In May 2014, we released staff guidance on the use of economic analysis in standard-setting, modeled after the Commission's own staff guidance and developed through close coordination with Commission staff.
From this foundation, we have advanced all the projects on our standard-setting agenda and, in particular, have made significant progress in developing new performance standards in several areas. The 2015 Budget will allow us to further those efforts.
To mention a few:
In June 2014, we adopted a new standard to strengthen auditor performance requirements in three critical areas of the audit: related party transactions, significant unusual transactions, and a company's financial relationships and transactions with its executive officers.
In July 2014, the PCAOB staff sought comment on potential changes to the auditing standards on accounting estimates and fair value measurements.
This led to a day-long, special meeting of our Standing Advisory Group to hear from several panels of experts in the field. Robust and valuable public comment is now informing formulation of a revised new standard. We are discussing the key issues emanating from these comments with Commission staff, and we're actively planning next steps.
Also, during 2014, the staff drafted proposed auditing standards for the Board's consideration on the supervision of other auditors in multi-location audits and on the use of specialists. To advance these projects expeditiously and with consensus, we have bifurcated them. We should be in a position to seek public comment on both shortly.
We also continue to issue Staff Audit Practice Alerts, a timely and cost-effective vehicle to improve audit quality, often in areas where our inspections identify significant audit deficiencies. For example, in 2014, we released an alert on auditing revenue, one of the most critical aspects of almost every audit and where our inspectors frequently find deficient audit work.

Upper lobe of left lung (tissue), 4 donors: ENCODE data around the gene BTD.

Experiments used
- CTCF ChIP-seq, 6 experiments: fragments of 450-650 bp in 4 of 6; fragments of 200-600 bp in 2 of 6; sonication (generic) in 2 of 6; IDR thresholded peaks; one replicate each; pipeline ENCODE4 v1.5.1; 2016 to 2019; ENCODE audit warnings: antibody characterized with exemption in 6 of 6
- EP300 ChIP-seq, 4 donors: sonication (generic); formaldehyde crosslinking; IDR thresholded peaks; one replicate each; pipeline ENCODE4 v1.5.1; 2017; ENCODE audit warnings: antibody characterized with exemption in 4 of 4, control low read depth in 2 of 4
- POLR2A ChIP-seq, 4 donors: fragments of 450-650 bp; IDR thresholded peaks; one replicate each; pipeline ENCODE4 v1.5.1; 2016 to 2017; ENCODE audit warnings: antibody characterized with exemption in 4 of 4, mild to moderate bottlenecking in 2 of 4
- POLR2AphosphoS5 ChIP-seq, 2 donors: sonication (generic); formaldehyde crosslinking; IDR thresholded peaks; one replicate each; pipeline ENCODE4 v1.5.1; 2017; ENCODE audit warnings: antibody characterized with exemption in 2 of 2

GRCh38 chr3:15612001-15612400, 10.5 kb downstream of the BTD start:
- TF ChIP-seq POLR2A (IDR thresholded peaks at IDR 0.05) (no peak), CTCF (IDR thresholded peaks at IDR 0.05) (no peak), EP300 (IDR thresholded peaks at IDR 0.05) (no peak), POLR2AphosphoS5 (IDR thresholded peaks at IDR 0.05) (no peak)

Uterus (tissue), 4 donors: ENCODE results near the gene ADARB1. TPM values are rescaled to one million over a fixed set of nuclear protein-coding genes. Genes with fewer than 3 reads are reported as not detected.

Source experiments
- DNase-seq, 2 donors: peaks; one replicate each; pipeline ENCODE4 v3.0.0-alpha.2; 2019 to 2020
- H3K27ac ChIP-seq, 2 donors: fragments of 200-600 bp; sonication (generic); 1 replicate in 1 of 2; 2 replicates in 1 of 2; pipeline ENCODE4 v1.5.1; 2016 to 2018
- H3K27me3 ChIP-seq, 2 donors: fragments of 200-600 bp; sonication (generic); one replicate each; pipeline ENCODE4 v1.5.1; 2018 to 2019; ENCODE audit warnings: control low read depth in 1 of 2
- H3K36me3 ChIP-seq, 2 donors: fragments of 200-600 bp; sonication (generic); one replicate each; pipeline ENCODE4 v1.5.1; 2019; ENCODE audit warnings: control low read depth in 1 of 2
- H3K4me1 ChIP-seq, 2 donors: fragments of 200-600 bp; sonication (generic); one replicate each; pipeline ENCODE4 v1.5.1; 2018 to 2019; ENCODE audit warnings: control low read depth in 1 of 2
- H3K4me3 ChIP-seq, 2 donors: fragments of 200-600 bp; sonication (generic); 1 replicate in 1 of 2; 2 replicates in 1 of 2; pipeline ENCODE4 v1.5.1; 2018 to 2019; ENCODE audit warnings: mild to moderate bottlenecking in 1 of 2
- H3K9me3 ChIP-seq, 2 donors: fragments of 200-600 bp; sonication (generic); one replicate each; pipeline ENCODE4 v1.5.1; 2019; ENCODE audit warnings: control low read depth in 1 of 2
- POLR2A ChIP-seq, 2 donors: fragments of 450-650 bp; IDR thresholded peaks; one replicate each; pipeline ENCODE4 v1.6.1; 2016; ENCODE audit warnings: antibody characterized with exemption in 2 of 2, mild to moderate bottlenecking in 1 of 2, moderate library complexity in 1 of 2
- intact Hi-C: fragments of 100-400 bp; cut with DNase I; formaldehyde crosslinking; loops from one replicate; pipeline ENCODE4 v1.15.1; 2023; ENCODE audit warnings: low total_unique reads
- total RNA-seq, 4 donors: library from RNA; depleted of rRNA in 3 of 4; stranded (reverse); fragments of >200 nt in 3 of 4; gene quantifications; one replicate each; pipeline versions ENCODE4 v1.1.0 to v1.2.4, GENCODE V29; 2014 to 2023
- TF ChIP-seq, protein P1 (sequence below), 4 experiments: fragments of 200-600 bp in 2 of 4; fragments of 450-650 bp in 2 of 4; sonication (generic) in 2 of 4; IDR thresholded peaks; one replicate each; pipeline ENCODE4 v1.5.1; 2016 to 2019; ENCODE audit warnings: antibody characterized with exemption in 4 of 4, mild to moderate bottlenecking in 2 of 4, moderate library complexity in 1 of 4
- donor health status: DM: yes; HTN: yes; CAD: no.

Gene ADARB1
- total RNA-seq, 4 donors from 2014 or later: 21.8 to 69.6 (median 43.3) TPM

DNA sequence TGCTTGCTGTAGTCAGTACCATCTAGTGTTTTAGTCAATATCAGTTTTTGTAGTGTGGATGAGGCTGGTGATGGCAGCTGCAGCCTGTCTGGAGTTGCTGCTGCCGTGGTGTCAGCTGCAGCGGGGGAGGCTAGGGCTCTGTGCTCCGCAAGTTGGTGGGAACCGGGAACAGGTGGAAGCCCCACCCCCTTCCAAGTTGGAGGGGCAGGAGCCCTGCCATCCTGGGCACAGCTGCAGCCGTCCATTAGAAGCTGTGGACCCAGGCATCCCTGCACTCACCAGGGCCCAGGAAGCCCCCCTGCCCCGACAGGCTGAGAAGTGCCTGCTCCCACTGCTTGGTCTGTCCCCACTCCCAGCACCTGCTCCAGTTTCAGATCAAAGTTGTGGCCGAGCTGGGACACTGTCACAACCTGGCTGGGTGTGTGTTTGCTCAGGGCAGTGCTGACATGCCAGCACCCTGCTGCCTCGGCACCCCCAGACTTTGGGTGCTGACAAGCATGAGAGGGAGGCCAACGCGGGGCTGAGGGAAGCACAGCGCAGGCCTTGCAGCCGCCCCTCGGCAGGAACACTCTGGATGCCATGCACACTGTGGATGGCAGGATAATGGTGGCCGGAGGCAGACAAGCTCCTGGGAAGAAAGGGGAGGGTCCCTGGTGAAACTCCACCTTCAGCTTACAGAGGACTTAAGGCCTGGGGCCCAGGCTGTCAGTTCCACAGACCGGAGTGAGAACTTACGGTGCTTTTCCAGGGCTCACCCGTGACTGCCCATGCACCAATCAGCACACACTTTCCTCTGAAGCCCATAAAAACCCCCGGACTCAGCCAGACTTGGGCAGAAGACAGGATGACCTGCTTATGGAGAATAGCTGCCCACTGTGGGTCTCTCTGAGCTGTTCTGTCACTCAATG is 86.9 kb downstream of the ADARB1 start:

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The 2015 Budget will also allow the PCAOB to continue to integrate economic analysis into our programs, by continuing to develop our Center for Economic Analysis.
The Center is not a high-cost component of the budget, but it is high impact, high yield. I appreciate your support as we develop it.
We have begun to staff the Center and have several important initiatives underway.
In addition to the Center's permanent staff, we have recently welcomed our first three economic research fellows. To support their work, the Center developed a research environment that can be used for fellows' projects, as well as to develop baseline analyses to inform standard-setting. Center staff now work closely with standard-setting personnel on scoping and planning data analyses.
We have also established an Inspections Fellowship Program to give economists the benefit of the insights and knowledge of our experienced inspectors.
In conjunction with the Journal of Accounting Research, we held our first annual Conference on Auditing and Capital Markets. Six papers were selected from more than 80 submissions, based on a double-blind review conducted with a panel of editors of the Journal and other academic experts. The Conference has already provided foundational insights for standard setting.
The Center has also been developing the groundwork for a post-implementation review program to evaluate the effectiveness of new auditing standards and is planning to conduct the first such review this year.
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This 2015 Budget represents a $7.5 million decrease from last year's budget.
The reduction reflects an appropriate reassessment of assumptions relating to personnel and other costs. We project approximately 850 staff by the end of 2015. This projection is based on a more conservative assessment of our ability to hire in today's fairly competitive market for experienced professionals. But it will still allow us to achieve the objectives we've set out.
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In closing, I just want to reiterate that by allocating resources efficiently, the budget strengthens our ability to protect investors and inspire trust. The investment will enable capital formation and build upon initiatives that improve audit quality and sustain robust inspection, enforcement and standard-setting programs.
The budget supports our strategic plan.
Also of note, the 2015 Budget includes funds to continue the strategic transformations of our Offices of Information Technology and Administration.
The 2015 Budget also takes into account the fact that audit and audit oversight challenges remain. Our inspections continue to find far too many audit deficiencies, and too many related shortcomings in firms' quality control policies and procedures, which must be addressed.
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I believe that the continued work of the PCAOB is critical to economic growth and job creation in the United States. High quality, reliable audits are good for investors, good for companies, and good for our markets.
This 2015 Budget request will help us continue that vital service. I appreciate your time and attention, and I would be happy to answer any questions you may have.